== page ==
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Mammalian Biology

, Volume 98, Issue 1, pp 111–118 | Cite as

Habitat selection of Cape porcupines in a farmland-suburban context in KwaZulu-Natal, South Africa

  • Samukelisiwe P. Ngcobo
  • Amy-Leigh Wilson
  • Colleen T. DownsEmail author
Original investigation

Abstract

Cape porcupines (Hystrix africaeaustralis) have a wide geographic distribution throughout southern Africa and have a wide ecological tolerance of many terrestrial habitats, including those within human-altered landscapes. Due to their adaptability within anthropogenic landscapes, knowledge of their spatial behaviour will provide fundamental information about this species. With the aid of telemetry data (July 2016-January 2017) from 11 Cape porcupines, we investigated their habitat selection in a farmland-suburban context in KwaZulu-Natal, South Africa. Two levels of selection were determined, 1) at the landscape area scale (2nd order of selection) and 2) at the home range scale (3rd order of selection). Our results showed a variation in their habitat selection at the two spatial scales. Although all Cape porcupines selected the forest with bushland habitat at the landscape scale, we observed a few individuals selecting the residential and grassland habitats or used these habitat types in proportion to their availability, at the home range scale. Agricultural areas (farmlands and timber plantations) were used by Cape porcupines, but were not selected. In suburban areas, the availability of naturally woody vegetation appeared to be the main driver of the species persistence within these landscapes. Also, we addressed possible human-porcupine conflict and provide management recommendations for cultivated farmlands and suburban gardens, where the species appear to be most conflict-prone.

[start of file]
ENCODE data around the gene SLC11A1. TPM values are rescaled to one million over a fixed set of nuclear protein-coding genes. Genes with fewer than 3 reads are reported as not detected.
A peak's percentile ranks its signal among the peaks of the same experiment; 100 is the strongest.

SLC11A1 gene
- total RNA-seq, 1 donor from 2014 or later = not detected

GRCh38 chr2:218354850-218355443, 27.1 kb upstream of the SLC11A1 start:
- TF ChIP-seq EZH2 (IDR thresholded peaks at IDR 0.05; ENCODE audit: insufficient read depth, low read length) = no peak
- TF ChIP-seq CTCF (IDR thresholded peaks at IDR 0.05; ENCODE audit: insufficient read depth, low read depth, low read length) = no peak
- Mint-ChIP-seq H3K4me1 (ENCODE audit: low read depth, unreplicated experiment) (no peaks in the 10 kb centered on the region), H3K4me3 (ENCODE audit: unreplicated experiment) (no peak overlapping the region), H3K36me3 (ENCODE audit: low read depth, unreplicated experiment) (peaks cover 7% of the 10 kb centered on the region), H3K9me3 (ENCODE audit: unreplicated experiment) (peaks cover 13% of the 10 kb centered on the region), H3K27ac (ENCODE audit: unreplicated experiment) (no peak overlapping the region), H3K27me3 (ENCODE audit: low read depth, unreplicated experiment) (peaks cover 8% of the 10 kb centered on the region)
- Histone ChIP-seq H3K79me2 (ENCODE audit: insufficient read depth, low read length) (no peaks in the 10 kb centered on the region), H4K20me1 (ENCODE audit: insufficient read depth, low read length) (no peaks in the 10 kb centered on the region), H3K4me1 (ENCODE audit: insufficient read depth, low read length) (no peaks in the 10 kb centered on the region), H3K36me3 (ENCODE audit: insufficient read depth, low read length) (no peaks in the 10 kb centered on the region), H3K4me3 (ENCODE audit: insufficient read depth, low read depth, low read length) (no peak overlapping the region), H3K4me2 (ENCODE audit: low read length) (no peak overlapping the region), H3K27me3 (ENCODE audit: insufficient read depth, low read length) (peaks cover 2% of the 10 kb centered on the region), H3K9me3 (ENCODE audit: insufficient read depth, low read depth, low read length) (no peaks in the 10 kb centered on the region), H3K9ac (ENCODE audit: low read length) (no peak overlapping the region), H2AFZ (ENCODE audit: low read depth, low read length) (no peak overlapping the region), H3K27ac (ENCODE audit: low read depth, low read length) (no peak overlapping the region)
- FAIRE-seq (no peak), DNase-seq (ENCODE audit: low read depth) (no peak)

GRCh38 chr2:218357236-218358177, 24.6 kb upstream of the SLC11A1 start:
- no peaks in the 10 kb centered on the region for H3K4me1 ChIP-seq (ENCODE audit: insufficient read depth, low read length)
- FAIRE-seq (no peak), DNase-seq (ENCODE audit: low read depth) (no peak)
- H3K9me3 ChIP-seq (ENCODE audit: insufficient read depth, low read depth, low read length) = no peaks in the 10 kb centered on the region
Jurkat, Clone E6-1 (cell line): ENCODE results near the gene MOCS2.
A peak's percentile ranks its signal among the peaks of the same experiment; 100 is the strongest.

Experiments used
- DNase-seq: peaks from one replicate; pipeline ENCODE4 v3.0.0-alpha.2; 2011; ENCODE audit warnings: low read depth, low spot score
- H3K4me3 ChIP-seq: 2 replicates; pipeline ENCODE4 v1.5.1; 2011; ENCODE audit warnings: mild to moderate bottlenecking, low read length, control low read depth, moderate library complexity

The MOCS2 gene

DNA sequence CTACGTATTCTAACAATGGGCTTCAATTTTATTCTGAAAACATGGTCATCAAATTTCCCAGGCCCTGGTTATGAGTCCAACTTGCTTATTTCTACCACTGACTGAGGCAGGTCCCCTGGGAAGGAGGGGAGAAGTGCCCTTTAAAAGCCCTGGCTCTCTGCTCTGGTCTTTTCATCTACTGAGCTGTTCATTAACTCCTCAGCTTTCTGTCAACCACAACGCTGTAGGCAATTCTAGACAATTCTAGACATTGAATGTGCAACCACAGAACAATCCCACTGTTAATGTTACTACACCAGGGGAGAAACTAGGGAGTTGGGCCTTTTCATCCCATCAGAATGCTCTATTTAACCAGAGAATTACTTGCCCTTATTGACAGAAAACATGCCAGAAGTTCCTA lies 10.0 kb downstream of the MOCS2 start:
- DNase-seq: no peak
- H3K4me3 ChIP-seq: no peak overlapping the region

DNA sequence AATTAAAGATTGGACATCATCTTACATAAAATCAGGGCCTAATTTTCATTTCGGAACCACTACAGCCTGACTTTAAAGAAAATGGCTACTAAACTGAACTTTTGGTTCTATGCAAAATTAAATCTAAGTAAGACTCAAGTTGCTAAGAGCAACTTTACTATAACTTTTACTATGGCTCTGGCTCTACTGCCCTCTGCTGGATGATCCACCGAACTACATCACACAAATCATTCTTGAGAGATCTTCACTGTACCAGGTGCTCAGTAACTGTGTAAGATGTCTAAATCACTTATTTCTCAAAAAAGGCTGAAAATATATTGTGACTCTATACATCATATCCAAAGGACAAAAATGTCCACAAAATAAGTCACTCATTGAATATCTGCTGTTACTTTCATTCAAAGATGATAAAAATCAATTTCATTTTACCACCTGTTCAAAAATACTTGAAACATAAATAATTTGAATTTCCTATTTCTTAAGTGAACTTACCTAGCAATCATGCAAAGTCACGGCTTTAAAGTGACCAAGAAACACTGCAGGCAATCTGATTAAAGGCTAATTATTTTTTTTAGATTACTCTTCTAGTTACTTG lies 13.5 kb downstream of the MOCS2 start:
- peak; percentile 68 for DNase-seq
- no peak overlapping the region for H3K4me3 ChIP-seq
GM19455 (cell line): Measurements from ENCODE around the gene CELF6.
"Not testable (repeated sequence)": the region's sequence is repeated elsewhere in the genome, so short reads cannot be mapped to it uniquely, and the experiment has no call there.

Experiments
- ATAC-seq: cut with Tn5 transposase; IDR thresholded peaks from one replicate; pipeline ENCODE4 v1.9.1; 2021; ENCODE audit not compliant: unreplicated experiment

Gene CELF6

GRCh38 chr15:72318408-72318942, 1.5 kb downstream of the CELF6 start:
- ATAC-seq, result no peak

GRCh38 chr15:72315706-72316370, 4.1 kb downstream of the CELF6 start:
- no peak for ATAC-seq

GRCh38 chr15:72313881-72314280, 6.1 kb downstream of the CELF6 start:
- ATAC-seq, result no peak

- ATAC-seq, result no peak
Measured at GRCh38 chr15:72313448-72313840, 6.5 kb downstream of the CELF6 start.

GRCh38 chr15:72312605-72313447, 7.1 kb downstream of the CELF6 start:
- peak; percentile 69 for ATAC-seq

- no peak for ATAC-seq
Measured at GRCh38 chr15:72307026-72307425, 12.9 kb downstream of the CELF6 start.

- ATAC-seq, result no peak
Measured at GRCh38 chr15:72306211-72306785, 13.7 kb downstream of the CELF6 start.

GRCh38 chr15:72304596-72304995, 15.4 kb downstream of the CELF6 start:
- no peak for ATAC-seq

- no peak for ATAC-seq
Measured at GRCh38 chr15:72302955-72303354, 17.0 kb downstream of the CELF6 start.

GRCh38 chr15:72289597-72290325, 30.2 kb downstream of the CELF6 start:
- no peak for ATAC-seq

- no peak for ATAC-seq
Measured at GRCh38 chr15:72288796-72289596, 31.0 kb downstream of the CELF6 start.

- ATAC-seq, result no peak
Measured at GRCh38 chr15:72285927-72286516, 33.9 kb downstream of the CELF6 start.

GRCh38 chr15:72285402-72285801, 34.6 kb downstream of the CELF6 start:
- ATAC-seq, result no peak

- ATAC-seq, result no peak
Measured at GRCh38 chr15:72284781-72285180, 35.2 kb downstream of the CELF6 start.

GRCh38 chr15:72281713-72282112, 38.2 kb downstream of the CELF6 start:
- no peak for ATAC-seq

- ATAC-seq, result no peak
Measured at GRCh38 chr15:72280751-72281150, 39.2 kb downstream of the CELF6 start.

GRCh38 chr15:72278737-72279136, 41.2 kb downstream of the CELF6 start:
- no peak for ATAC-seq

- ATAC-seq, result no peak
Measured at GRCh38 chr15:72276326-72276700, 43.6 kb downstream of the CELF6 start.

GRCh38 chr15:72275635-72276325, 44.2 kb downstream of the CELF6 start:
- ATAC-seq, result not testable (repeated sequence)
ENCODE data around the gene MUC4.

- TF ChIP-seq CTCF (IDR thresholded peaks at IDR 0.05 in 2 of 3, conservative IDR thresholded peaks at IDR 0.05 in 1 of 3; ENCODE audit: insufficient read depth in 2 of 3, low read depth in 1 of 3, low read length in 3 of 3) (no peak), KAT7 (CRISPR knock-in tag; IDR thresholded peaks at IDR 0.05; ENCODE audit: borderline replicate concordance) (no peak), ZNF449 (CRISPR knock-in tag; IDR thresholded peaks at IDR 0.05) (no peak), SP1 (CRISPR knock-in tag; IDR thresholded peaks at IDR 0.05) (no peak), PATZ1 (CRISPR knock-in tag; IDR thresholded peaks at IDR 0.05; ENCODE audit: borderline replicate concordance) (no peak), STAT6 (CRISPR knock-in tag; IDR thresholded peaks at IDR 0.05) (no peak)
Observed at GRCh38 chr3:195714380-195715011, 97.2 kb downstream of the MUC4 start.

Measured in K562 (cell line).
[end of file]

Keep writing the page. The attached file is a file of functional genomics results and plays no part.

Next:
Keywords

Hystrix africaeaustralis Food availability Human-porcupine conflict GPS telemetry Land-use changes 

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Copyright information

© Deutsche Gesellschaft für Säugetierkunde 2019

Authors and Affiliations

  • Samukelisiwe P. Ngcobo
    • 1
  • Amy-Leigh Wilson
    • 1
  • Colleen T. Downs
    • 1
    Email author
  1. 1.Centre for Functional Biodiversity, School of Life SciencesUniversity of KwaZulu-NatalPietermaritzburgSouth Africa

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